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6 March 2023

The Pandemic President

The Pandemic President

Pictured: Dr Sarah Chalmers at the RMA22 Conference in Canberra, October 2022 (Image courtesy of ACRRM).

When the COVID-19 pandemic hit in early 2020, the rural medical workforce needed to rapidly respond and adapt. Guiding on-the-ground efforts were seasoned rural generalists like Dr Sarah Chalmers, President of the Australian College of Rural and Remote Medicine (ACRRM). Taking the reins in late 2020, the JCU Senior Lecturer ensured the rural voice was heard in policy and strategic discussions that guided Australia’s health response to the pandemic.

After completing her presidency term during the College’s RMA22 Conference in October last year, Dr Chalmers reflected on her time in the role, what she loves most about rural generalism and where her focus has shifted to now.

Thank you for your time Dr Chalmers! Firstly, how did the opportunity to become ACRRM President come about?

Over the years, I’ve had some amazing mentors through ACRRM, like A/Prof Ruth Stewart, Professor  Lucie Walters, and Dr Maria Cowie. They’ve lived and breathed rural generalism for decades and were encouraging me to consider the role. It wasn’t a particular ‘life goal’ for me, but it has been an extraordinary experience and I wouldn’t change a thing!

 What was it like as president during COVID-19 and how did ACRRM respond to the pandemic?

COVID-19 had been around for six or so months when I came in, but it was still quite an extraordinary time. I've been referred to as the ‘pandemic president’! It was back in the particularly scary stages of the pandemic when we didn't have a vaccination program, Australia still had closed borders and there wasn't very much domestic travel going on.

There was certainly a lot of ‘rolling with the punches’ to adapt our college and registrars’ training during the pandemic. A benefit of being rural is that we were already well-experienced in delivering exams for registrars remotely. The other specialty colleges rely heavily on face-to-face, and we were the only college that had an uninterrupted exam cycle, which is something we are very proud of.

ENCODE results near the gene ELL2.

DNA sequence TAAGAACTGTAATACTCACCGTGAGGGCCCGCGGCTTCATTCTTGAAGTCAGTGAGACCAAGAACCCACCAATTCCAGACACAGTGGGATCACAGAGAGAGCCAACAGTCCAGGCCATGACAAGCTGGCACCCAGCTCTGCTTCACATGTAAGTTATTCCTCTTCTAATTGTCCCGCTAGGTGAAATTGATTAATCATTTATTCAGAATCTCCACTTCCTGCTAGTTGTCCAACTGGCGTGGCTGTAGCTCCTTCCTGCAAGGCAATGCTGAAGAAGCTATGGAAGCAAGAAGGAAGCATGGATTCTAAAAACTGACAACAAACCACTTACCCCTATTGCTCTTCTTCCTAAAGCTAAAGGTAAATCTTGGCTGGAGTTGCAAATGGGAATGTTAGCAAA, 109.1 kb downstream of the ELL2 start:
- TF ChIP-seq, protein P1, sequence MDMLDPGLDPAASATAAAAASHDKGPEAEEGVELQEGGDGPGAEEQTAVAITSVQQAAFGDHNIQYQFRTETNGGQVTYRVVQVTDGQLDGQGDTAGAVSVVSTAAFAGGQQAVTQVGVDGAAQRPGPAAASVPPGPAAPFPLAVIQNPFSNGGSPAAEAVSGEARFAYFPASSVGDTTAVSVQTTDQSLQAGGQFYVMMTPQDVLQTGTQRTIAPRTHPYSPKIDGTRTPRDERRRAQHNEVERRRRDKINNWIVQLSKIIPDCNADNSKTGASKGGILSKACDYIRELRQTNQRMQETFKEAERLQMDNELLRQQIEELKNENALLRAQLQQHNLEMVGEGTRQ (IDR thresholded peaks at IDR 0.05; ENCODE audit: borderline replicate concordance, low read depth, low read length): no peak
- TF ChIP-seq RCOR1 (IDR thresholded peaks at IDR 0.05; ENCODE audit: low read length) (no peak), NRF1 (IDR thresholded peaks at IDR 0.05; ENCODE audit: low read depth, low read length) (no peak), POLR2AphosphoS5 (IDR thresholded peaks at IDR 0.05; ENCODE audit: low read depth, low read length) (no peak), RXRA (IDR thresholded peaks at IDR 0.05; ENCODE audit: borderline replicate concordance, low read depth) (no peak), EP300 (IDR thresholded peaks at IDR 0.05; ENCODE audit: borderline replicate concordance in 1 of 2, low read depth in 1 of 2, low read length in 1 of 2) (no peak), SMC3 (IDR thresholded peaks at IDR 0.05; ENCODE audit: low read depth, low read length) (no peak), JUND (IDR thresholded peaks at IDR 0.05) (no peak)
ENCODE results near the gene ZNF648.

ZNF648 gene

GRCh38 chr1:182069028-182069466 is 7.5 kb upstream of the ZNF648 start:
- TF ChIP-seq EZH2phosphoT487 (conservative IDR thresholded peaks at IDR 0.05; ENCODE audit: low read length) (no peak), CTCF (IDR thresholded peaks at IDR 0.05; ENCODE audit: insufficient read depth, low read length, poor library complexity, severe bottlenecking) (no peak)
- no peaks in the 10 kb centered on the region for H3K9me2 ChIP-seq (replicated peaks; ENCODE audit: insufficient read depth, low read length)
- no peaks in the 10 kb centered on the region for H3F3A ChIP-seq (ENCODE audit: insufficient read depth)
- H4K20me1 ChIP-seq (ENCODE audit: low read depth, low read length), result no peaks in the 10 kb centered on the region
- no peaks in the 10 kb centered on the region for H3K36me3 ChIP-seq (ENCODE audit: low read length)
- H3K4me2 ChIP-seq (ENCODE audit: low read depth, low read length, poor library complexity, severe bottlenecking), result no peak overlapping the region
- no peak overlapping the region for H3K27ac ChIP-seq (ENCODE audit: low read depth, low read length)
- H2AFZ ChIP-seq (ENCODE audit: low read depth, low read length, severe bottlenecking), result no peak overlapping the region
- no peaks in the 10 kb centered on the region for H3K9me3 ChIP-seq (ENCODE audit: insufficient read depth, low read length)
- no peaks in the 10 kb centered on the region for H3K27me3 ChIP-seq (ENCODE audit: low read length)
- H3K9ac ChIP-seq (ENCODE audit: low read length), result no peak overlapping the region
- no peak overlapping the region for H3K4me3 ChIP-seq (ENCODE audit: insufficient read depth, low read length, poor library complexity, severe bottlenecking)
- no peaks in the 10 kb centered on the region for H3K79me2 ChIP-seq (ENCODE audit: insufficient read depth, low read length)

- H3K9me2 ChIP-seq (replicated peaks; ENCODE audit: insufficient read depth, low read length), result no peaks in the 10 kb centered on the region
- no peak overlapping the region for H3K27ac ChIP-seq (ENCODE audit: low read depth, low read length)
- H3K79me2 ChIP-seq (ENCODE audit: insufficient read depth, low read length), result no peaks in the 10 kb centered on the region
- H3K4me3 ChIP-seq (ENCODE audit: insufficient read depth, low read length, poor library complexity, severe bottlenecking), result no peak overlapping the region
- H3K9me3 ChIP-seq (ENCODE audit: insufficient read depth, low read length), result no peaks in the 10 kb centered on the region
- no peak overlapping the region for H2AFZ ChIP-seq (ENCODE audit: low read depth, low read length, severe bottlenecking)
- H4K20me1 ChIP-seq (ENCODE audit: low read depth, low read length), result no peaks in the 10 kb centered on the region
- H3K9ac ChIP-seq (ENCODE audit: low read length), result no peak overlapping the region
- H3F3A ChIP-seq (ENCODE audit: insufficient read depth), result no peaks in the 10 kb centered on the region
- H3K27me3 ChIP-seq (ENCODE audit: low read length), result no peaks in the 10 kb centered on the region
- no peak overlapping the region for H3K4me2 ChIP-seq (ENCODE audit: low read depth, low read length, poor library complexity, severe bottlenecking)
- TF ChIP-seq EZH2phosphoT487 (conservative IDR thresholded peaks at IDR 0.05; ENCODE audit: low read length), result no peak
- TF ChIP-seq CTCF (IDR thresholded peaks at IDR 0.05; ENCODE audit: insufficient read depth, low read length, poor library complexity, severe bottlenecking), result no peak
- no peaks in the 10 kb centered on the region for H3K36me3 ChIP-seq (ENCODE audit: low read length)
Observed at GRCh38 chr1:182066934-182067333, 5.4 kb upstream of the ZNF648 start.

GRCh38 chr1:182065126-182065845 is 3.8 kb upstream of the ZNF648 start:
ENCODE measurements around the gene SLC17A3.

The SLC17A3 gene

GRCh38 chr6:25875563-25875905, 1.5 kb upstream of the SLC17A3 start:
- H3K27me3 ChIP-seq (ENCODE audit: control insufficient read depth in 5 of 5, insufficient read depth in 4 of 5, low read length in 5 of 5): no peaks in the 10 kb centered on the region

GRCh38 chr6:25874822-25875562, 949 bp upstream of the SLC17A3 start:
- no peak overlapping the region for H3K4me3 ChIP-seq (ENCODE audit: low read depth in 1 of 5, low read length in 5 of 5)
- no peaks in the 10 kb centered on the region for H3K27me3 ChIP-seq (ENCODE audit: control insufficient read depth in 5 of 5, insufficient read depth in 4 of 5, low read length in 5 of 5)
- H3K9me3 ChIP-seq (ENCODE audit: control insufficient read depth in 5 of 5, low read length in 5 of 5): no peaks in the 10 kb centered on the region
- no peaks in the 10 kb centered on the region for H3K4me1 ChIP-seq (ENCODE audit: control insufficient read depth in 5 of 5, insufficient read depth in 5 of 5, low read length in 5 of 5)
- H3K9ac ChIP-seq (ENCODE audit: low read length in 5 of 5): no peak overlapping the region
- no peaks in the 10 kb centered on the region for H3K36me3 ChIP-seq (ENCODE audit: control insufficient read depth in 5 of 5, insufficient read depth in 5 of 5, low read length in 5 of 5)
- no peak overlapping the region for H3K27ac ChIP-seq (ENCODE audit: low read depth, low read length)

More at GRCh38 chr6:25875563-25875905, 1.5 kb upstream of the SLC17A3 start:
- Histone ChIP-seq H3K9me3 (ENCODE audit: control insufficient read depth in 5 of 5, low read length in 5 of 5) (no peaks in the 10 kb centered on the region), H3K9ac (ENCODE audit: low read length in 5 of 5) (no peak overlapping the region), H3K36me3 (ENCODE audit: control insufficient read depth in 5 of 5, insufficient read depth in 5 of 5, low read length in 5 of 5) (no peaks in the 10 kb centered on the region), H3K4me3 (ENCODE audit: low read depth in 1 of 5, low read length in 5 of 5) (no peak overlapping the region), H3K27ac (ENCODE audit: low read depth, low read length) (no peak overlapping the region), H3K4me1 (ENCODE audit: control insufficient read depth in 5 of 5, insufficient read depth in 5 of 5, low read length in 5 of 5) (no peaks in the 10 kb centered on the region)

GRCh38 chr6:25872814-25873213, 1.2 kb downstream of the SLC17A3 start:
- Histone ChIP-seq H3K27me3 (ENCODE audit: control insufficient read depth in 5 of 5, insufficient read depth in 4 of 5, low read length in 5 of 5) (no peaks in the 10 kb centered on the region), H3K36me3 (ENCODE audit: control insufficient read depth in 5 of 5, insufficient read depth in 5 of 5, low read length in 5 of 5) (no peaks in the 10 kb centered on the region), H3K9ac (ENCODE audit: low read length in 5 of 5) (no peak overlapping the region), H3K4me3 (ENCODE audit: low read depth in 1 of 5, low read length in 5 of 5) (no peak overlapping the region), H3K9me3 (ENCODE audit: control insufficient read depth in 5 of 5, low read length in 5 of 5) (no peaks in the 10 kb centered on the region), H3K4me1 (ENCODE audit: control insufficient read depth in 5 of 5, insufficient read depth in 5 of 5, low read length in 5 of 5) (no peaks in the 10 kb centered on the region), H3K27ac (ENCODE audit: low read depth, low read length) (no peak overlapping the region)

ACRRM had a big part to play in the vaccine rollout, alongside the Rural Doctors Association of Australia (RDAA). Advocating for rural communities as part of this process was a big part of the first year of my presidency.

Another significant COVID-related change to navigate was the introduction of Medicare rebates for telehealth appointments. Rural and remote doctors have been using telehealth for a long time, so we did quite a bit around best practices for ramping up the scale of telehealth and we produced some great resources to support practitioner education on telehealth services.

Outside of COVID-19, what else did an ‘average’ day look like for you during your time as ACRRM President?

The president's role is centred on advocating for rural health and participating in policy and strategic discussions. So, we were looking at some of the big questions facing our profession; how do we get more medical students to consider rural generalism? How do we encourage better teamwork between rural doctors and other health practitioners? How do we inform and direct national policy?

There was a large body of work around the 10-Year Primary Care reform project, which has gone on to become the Strengthening Medicare Task Force. It's so important that rural voice be represented in these strategic and it has been a huge honour to speak on behalf of my colleagues at these forums.

Beyond being president, my role as a rural generalist didn’t stop, and neither did my roles as a wife and a mum! Whenever someone gets to do something like this ACRRM opportunity, there is always somebody in the background keeping everything ticking away at home. I’m very thankful to be married to somebody who is so supportive and to my children who had to sacrifice a bit of mum-time during my ACRRM presidency!

You’re also keeping busy with your work at JCU, what does that entail?

I work in the undergrad program as a Coordinator for sixth-year students and as a JCU GP training supervisor, supporting GP registrar in the workplace. With my Advanced Specialised Training in remote Aboriginal and Torres Strait Islander health, I focus on talking to students and registrars about the practicalities, learnings, and opportunities in this kind of medicine.